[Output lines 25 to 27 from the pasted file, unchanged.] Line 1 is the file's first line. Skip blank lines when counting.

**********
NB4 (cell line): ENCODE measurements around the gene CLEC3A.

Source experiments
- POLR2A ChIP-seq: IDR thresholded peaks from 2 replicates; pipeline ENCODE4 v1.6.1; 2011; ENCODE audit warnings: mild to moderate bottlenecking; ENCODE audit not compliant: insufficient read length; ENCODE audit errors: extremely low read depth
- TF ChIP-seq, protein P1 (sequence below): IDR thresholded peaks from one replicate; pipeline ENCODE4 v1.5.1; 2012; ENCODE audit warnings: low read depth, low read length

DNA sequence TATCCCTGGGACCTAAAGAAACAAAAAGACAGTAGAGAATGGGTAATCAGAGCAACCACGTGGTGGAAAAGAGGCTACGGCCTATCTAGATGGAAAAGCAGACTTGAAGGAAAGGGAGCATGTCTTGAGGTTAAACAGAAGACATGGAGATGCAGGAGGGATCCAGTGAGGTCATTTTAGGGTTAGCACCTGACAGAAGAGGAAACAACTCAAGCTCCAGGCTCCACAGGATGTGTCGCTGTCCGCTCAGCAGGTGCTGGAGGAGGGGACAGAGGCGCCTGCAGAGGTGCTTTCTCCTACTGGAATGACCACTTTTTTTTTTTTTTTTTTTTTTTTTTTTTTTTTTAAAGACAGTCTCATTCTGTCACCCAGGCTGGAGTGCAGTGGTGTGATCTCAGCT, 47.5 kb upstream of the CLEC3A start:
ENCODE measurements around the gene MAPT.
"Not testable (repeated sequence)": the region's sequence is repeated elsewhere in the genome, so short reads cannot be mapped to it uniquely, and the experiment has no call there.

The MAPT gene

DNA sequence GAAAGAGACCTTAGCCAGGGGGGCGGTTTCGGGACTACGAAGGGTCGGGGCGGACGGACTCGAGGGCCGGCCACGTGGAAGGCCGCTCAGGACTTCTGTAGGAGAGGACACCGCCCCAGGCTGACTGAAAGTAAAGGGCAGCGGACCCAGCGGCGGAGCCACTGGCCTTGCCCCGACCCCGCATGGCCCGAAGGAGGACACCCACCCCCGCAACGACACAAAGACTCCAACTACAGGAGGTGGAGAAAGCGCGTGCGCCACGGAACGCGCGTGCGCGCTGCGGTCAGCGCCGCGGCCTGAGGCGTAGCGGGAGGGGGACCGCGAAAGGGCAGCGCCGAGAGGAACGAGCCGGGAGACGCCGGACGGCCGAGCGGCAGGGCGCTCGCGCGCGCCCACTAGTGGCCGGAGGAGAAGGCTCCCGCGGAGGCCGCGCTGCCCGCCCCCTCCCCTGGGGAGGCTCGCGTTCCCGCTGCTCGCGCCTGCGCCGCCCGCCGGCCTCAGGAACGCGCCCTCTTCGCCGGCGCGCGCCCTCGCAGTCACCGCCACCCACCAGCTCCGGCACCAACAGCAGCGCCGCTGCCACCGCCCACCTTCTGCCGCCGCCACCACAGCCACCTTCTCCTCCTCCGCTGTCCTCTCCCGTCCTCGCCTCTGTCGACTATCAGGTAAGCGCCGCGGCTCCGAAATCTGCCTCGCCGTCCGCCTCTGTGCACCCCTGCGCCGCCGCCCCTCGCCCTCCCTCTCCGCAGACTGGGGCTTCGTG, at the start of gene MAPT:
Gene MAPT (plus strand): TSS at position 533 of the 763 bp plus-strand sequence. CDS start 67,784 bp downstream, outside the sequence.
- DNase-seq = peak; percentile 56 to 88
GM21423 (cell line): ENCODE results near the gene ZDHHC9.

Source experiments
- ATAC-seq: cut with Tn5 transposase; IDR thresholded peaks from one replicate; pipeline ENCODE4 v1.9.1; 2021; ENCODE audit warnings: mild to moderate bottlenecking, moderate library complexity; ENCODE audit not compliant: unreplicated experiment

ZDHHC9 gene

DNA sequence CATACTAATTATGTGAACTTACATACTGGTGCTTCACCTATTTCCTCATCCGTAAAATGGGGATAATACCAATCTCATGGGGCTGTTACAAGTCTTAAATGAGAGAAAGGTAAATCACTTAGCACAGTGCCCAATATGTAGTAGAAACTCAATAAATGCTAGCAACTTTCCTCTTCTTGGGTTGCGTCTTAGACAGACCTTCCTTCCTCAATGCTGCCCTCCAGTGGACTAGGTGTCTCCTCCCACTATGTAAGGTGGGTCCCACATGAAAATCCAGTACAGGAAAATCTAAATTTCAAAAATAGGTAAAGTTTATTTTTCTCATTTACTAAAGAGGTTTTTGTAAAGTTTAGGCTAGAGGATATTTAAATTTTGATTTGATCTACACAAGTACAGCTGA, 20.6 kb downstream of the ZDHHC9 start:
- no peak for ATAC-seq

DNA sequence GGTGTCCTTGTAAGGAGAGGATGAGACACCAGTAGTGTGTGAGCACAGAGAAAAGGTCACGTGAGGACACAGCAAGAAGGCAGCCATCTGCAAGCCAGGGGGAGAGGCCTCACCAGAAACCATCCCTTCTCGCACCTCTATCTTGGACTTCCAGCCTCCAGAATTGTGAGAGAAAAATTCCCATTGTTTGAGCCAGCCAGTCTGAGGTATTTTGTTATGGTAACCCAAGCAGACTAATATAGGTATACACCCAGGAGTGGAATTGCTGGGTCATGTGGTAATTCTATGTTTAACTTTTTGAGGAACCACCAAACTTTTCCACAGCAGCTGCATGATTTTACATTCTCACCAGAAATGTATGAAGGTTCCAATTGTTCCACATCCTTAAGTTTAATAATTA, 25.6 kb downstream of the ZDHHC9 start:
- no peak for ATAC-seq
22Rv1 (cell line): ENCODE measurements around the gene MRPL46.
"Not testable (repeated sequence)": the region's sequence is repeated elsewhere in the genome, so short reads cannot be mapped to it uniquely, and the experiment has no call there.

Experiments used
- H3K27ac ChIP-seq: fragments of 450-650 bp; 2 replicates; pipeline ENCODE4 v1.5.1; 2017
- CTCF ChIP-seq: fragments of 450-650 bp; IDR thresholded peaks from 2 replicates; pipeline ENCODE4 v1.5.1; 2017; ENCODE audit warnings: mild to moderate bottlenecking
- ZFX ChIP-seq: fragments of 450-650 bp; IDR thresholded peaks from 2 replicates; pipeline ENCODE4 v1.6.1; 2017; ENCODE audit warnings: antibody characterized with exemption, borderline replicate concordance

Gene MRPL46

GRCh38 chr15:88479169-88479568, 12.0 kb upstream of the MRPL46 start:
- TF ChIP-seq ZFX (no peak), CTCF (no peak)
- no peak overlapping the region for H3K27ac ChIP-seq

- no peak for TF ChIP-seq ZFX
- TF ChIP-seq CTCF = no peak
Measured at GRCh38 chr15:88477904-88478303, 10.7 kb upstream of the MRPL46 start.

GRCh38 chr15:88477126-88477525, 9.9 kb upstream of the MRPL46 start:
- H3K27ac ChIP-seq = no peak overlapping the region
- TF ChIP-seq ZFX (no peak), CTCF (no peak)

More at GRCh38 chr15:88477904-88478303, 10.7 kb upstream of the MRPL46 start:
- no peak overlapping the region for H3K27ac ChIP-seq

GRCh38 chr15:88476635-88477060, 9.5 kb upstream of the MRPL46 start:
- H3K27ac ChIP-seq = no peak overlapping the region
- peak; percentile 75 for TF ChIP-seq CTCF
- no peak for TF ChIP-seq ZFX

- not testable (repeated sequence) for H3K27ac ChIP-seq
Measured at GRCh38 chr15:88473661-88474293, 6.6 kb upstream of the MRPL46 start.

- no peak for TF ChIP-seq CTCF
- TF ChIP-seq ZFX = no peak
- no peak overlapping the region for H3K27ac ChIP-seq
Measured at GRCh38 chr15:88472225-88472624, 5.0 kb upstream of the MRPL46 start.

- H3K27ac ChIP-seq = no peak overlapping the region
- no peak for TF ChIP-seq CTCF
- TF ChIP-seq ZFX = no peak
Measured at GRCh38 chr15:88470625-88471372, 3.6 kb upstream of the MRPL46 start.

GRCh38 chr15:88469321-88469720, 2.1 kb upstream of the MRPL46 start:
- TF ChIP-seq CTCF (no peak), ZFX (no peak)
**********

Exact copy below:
- ZFX ChIP-seq: fragments of 450-650 bp; IDR thresholded peaks from 2 replicates; pipeline ENCODE4 v1.6.1; 2017; ENCODE audit warnings: antibody characterized with exemption, borderline replicate concordance

Gene MRPL46

GRCh38 chr15:88479169-88479568, 12.0 kb upstream of the MRPL46 start: